In March 2020, the Historic District Commission rejected a request to demolish the old cabin at the Historical Museum. The building, dating to 1889, was what Eureka Springs herbalist, folklorist, historian and Ozark Writers-Artists Guild founder Cora Pinkley Call used as her writing cabin. Last week, that topic returned to the agenda, and commissioners demonstrated more sympathy for the project.
Jeff Danos said he became museum director about five months ago, inheriting a difficult situation which quickly became worse. The cabin was already in very bad condition, and a tree fell on it shortly after Danos’s arrival. He said the tree destroyed the roof and one of the walls.
When the HDC considered the demolition request last year, Building Inspector Bobby Ray had written a letter describing the property as a safety hazard. Danos described the continuing deterioration of the cabin and said the museum does not have the money to repair or maintain the cabin. He also noted that the cabin was located where runoff water coming down the hillside channeled directly into the structure.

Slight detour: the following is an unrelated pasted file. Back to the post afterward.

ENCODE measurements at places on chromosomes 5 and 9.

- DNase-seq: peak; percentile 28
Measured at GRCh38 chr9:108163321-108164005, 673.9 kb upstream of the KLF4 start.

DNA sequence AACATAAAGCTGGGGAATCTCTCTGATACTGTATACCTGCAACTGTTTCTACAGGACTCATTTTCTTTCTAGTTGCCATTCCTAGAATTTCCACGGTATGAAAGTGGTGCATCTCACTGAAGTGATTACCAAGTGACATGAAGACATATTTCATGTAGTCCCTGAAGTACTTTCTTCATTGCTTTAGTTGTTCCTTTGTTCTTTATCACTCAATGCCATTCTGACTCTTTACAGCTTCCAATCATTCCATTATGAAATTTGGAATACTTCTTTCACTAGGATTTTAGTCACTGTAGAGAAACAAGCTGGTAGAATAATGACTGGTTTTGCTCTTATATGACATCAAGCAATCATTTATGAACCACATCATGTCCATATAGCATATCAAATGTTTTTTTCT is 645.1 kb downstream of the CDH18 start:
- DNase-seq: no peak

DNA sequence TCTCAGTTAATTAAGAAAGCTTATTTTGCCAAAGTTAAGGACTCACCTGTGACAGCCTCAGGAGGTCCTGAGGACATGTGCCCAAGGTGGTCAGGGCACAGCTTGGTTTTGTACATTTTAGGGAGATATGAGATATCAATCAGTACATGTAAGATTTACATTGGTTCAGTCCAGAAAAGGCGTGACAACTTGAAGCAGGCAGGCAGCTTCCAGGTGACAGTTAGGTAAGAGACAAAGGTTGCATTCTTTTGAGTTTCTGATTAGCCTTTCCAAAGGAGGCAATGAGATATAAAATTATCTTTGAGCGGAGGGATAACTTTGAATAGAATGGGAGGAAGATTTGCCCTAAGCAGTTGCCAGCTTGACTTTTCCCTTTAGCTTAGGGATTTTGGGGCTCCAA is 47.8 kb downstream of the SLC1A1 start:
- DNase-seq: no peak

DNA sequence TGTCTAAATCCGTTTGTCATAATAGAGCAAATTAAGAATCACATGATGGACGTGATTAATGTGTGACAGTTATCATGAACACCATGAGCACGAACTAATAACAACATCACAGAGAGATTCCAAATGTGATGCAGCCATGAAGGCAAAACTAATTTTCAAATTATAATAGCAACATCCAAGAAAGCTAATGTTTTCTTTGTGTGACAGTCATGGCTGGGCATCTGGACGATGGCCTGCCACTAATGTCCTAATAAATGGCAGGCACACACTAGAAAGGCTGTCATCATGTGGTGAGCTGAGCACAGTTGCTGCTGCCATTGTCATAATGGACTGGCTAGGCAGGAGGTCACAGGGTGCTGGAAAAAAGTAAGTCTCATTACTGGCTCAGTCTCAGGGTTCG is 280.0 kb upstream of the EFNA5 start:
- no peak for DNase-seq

Danos said the logs at the bottom of the walls have rotted badly, and the only contractor he could find to consider the project estimated a cost of $80,000 or more.
Commissioners had asked about possible grants to pay the cost, but the building has been moved several times, and has already been partially rebuilt.
The commissioners said the museum would have to apply for a demolition permit, and then come back after assessing the still-usable parts of the cabin. Some commissioners suggested an open-air pavilion on that site, using the fireplace and whatever other materials remain after salvage.